Tuesday, October 22, 2013

"Even when my heart is breaking, he, my comfort, helps my soul."

Hymn: “Jesus! What a Friend of Sinners” – J. Wilbur Chapman (1859-1918)
Typical Tune: HYRFYDOL

Try to wipe Billy Ray Cyrus’ “Achy Breaky Heart” out of your mind for a minute, and let’s deal with the reality of heartbreak, a dilemma in which we have all found ourselves – maybe many times. It’s that feeling that someone has taken each end of your emotional center and wrenched it against itself to the point that it seems to be broken. Always we think it has been damaged beyond repair. Some heartbreak is everlasting. but thankfully, most of the time it is short-lived… even momentary. Either way, for the one who is experiencing the sprain, the feeling is deep and genuine.

Sometimes this injury comes of our own doing; sometimes it is from outside. There are times that we cannot identify the true source or the break, but we know it is happening.

Even then – EVEN THEN Christ is our comfort, helping us bounce back, reviving our soul.

Heartbreak is a difficult thing to discuss with our fellow human confidants. It seems we turn quickly to the One who hears and understands us inside-out. I admit that I have rarely experienced an anguish of this kind that Christ did not come to my aid. Having a little talk with Jesus usually makes it right… at least bearable. It may not repair the relationship or mend the situation… but we DO feel a certain peace or comfort, and we are rewarded with strength for today and bright hope for the next conflict.

Hymns can do so much more for us than songs written for country music clubs. And lines like this one can resonate in our ears just when we need to be reminded that our Christ whose heart was broken more than once can identify with our own despair… and be our comfort.

Even when my heart is breaking… ahhhh. 

Hallelujah, what a promise! Hallelujah, what a hope! Hallelujah, what a Savior!

This Hymn by the Gaither Vocal Band

Wayne Watson’s “Friend of a Broken Heart”… in case you’re having that kind of day!



Monday, October 21, 2013

"Thou my best thought by day or by night."

Hymn: “Be Thou My Vision” – Ancient Irish

I have a dish-towel hanging by my bed – yes, I know those are meant to be in the kitchen, but it has embroidered on it a wonderful Psalm verse: “I will sleep in peace, for you, O Lord, make me dwell in safety.” (4:8) Because of its location, it is the last thing I see before I go to sleep and the first thing I see every morning.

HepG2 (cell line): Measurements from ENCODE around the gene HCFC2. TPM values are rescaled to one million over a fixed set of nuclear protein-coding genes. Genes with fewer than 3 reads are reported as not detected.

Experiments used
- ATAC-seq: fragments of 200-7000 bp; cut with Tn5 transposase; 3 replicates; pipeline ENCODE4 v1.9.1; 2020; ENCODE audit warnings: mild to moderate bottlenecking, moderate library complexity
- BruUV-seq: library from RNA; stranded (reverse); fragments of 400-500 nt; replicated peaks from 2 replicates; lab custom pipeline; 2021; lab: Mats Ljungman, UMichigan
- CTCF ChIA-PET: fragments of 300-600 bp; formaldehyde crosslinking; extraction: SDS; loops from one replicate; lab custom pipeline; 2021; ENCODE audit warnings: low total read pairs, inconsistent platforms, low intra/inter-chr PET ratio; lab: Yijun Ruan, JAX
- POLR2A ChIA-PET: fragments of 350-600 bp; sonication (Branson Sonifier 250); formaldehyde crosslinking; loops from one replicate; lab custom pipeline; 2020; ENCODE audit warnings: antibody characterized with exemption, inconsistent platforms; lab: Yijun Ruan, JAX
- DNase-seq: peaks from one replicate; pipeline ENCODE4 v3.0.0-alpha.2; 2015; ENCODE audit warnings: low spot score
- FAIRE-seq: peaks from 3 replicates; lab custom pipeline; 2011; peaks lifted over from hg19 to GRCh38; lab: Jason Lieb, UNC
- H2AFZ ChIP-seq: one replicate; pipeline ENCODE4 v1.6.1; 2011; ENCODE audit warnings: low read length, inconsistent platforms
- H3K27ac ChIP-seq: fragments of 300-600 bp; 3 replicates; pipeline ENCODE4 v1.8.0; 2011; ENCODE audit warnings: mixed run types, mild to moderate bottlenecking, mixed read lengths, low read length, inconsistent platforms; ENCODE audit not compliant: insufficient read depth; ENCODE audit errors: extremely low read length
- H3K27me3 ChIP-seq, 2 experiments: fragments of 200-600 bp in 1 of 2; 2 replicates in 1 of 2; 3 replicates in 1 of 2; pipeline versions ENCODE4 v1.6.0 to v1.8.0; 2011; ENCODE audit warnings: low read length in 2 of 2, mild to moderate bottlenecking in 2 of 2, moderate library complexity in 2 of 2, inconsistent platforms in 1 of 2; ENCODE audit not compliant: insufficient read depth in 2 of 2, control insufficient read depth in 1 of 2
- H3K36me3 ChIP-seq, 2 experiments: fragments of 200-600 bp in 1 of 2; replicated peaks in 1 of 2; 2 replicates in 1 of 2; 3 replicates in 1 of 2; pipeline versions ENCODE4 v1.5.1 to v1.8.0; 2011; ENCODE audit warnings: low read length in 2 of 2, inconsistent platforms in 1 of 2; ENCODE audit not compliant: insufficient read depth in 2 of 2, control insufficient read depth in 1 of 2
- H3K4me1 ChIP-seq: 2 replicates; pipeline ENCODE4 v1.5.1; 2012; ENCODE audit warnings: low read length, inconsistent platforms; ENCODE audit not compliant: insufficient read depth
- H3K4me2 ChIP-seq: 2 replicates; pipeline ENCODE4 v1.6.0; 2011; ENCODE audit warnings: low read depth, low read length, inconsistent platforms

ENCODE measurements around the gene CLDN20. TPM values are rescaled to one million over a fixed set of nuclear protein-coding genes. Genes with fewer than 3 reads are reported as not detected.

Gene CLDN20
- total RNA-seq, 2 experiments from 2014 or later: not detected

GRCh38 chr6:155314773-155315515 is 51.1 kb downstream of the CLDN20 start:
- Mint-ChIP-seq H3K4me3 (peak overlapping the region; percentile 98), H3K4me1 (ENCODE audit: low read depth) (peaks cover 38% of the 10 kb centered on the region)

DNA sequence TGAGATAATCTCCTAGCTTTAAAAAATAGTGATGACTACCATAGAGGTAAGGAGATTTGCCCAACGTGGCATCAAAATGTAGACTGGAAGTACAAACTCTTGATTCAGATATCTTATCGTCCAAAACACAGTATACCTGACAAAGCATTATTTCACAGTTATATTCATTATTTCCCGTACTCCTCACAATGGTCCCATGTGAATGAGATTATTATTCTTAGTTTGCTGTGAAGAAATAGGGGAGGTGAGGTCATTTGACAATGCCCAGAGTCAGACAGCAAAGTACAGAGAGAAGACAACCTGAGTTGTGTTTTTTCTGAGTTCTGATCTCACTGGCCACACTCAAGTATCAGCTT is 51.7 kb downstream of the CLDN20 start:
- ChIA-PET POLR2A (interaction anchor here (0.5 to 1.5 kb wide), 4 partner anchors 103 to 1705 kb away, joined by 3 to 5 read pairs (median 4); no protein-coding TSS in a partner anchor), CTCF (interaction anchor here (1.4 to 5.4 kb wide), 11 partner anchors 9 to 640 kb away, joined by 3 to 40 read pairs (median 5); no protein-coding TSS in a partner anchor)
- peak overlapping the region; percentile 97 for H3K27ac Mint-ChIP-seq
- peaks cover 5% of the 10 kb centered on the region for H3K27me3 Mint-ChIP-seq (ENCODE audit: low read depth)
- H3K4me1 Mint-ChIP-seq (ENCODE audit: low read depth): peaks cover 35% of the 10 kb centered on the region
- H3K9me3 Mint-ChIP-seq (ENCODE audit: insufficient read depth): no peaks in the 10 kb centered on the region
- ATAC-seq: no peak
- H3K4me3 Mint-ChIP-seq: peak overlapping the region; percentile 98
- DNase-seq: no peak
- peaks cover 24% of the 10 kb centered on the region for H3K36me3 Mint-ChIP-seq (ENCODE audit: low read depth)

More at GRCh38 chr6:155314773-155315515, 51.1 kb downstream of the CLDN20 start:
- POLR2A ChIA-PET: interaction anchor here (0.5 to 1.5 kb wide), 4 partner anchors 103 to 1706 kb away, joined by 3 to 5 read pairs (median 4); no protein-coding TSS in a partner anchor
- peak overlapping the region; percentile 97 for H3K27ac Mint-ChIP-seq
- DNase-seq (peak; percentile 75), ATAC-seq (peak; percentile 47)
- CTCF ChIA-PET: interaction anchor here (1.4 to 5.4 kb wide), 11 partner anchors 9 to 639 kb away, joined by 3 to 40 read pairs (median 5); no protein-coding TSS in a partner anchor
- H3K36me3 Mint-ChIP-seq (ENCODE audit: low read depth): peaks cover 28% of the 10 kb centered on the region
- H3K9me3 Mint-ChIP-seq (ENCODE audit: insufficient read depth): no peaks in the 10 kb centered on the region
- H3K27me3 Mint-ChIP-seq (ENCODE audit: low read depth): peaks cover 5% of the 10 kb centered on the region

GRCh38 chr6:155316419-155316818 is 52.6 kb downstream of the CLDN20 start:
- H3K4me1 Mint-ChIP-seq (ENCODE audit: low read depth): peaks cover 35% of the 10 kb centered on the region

"The Thinker" - Rodin
Thinking on God is a very positive exercise. In fact, Philippians 4:8 says, “Whatever is true, whatever is noble, whatever is right, whatever is pure, whatever is lovely, whatever is admirable--if anything is excellent or praiseworthy--think about such things.” Those ‘whatsoevers’ that we learned as a childhood memory verse are worth revisiting today.

Thinking on such optimistic attributes of Christ… and of the Christian life… can keep us from thinking on the negative, downer kinds of words that so often invade our thinking.

Simply centering our thought processes on the person of Christ may be difficult because we try to picture One we have never seen. But centering our attention on his characteristics can make that a less complicated way to implement his life into ours on a daily basis – by day and by night.

The list goes way beyond the eight listed in Philippians 4:8, so we are not limited to those. In fact, the list goes on almost infinitely.

Today, let the best things about Christ be the center of your thinking… all day long and into the night until you sleep in peace, kept safe by the One on whom you have thought.

Hear This Sung by 4 Him

Hymnlines - Hemlines: Get it?! :)

Hymnlines - Hemlines: Get it?! :)